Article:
Something to keep in mind is that ChatGPT isn’t perfect, it only “knows” what it has been taught.  And, unfortunately sometimes what it has been taught may be wrong, or incorrectly interpreted, and may give you incorrect information or suggestions. Another issue to be aware of is that the platform does collect user information including your IP address, your browser type and settings, along with data regarding your interactions on the site, which includes the type of content, features and actions you are engaging with.  Additionally, ChatGPT saves your chat history, which goes back to our warning about inadvertently sharing sensitive information.  In fact, there are a host of companies, including JP Morgan Chase, Amazon, Verizon and Accenture, that have voiced concerns about the security of the platform and have barred their employees from using ChatGPT for work.

So, while the technology is exciting and full of potential it is not without its risks.  Time will tell as more bugs are discovered and addressed whether it’s something to rely on during your daily business practices.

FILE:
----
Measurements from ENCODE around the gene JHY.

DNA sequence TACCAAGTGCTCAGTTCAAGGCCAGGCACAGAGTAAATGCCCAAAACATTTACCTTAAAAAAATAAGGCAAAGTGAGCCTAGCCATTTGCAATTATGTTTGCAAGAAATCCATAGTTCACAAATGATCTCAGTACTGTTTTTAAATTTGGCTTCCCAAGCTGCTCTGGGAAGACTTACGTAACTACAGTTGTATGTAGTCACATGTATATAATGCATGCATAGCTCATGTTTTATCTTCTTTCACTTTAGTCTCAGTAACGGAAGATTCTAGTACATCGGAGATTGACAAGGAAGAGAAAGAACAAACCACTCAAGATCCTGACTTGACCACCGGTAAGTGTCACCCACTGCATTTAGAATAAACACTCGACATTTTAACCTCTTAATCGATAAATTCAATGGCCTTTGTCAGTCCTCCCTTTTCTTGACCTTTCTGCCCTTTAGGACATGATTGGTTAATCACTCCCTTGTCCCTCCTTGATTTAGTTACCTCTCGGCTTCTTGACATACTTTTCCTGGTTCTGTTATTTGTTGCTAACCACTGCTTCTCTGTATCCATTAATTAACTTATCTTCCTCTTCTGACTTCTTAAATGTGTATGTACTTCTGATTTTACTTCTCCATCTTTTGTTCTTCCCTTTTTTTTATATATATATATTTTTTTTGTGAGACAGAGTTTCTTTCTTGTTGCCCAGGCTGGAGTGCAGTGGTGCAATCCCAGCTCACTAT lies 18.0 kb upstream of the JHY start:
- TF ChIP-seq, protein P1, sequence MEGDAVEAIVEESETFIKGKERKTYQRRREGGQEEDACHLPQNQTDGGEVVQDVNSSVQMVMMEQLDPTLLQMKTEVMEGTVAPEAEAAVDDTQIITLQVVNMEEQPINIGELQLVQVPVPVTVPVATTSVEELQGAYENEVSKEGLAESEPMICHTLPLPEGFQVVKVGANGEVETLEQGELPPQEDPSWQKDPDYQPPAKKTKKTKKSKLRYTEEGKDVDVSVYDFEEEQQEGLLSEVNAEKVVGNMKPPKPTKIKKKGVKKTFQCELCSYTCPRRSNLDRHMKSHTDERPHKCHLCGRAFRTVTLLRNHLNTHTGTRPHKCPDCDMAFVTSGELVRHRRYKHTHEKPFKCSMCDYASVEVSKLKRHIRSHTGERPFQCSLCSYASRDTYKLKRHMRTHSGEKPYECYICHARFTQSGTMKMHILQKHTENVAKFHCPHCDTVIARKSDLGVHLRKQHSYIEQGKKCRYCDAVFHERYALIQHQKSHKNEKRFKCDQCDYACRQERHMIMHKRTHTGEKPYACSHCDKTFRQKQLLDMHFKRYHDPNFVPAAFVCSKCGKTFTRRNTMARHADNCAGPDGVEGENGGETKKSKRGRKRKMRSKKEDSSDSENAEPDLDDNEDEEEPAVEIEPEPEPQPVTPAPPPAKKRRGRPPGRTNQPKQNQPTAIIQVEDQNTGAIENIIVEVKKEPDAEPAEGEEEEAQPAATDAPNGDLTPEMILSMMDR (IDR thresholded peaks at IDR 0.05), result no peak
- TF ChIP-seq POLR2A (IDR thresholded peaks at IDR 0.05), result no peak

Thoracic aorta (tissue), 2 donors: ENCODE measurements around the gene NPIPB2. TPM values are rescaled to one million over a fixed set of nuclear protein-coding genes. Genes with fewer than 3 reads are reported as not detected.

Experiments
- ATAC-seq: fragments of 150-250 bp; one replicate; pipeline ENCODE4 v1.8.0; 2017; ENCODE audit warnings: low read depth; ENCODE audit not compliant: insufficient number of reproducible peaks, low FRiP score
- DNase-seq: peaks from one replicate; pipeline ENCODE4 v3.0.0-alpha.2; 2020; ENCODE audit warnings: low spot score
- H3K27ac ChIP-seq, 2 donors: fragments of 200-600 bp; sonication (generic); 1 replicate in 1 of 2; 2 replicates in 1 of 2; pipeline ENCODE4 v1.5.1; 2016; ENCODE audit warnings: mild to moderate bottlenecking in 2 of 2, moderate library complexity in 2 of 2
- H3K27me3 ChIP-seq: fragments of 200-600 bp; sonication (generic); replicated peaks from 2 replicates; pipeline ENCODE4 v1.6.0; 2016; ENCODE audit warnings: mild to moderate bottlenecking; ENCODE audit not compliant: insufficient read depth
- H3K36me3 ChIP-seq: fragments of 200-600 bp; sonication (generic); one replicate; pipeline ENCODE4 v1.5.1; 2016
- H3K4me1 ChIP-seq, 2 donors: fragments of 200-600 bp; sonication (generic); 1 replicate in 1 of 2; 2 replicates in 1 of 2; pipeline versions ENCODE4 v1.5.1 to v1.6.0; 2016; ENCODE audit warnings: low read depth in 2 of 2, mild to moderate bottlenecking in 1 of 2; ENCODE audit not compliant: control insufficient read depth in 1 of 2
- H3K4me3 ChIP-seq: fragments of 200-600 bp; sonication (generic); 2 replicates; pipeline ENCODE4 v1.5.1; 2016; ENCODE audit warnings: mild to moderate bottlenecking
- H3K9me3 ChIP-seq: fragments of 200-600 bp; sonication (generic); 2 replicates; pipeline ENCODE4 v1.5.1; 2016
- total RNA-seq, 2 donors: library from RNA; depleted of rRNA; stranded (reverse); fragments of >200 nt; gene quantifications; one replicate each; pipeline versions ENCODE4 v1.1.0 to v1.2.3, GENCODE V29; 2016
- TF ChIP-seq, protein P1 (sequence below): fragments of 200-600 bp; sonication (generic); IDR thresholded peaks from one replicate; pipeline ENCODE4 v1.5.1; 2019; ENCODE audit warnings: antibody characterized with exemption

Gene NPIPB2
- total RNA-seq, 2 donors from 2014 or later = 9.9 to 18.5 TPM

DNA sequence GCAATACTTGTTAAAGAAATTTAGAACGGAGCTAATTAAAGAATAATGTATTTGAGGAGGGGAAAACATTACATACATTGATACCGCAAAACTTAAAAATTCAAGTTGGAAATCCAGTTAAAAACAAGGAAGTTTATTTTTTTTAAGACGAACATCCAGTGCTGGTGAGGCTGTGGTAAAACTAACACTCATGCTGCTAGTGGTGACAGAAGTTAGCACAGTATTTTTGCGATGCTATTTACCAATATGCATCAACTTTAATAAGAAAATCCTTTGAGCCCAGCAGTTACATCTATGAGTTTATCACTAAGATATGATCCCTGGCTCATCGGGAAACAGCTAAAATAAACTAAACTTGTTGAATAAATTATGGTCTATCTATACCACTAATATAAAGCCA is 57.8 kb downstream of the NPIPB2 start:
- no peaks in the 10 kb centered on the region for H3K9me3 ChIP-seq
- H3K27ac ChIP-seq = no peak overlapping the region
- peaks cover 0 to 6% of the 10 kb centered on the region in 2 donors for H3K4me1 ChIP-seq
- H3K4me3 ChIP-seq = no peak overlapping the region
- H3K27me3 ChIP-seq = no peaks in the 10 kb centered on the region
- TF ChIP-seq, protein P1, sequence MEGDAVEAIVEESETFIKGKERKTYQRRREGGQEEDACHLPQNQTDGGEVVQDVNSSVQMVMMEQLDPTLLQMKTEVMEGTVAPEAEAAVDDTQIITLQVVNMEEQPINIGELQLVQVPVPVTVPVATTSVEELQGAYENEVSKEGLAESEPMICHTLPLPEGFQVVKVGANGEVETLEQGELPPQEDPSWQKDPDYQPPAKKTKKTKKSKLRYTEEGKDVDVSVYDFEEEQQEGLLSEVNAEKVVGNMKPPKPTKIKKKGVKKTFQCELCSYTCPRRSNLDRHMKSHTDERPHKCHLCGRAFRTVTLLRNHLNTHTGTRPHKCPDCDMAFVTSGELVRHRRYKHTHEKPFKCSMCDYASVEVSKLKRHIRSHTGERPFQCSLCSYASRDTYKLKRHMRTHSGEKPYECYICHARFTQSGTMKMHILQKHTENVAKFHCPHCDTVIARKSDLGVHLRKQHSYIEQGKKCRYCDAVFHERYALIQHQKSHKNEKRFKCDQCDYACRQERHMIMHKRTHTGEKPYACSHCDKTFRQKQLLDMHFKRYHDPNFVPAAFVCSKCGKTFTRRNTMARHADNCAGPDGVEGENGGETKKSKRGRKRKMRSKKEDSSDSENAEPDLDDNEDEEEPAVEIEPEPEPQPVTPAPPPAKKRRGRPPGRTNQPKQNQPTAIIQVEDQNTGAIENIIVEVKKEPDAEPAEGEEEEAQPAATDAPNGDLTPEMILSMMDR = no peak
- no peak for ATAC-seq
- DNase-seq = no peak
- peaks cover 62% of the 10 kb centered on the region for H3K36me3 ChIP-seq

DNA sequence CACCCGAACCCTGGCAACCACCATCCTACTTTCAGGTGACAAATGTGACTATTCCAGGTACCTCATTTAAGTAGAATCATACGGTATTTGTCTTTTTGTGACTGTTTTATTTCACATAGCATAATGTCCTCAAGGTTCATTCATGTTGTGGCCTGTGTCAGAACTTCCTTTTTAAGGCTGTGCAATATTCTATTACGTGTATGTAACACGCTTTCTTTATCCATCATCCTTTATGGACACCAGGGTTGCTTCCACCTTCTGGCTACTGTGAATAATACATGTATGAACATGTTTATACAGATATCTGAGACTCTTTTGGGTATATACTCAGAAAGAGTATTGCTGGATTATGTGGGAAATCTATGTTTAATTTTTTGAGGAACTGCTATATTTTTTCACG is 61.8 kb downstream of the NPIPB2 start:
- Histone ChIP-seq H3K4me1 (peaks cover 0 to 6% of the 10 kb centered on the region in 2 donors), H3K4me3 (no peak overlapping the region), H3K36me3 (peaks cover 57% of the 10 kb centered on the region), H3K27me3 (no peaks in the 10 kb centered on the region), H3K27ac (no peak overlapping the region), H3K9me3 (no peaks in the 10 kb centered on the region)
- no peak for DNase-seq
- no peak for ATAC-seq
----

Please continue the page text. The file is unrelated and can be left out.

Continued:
As a final note – it seems that the old adage that “every action has an equal and opposite reaction”, is true.  To help determine whether a body of text has been written via AI vs a human, a few new “AI detectors” have recently hit the market.  Essentially these Written AI detectors use various means to determine if something is human-written or if AI wrote the piece.

As one would expect, the written AI phenomena has caused an issue in academics, and it became important to ascertain whether a student actually wrote the essay or term paper they turned in.  To that end a young (22 years old) Princeton Student, Edward Tian, developed GPTZero (GPTZero). GPTZero has a 98% accurate detection rate, and as an exercise we ran this human-written article through their platform and was given this result: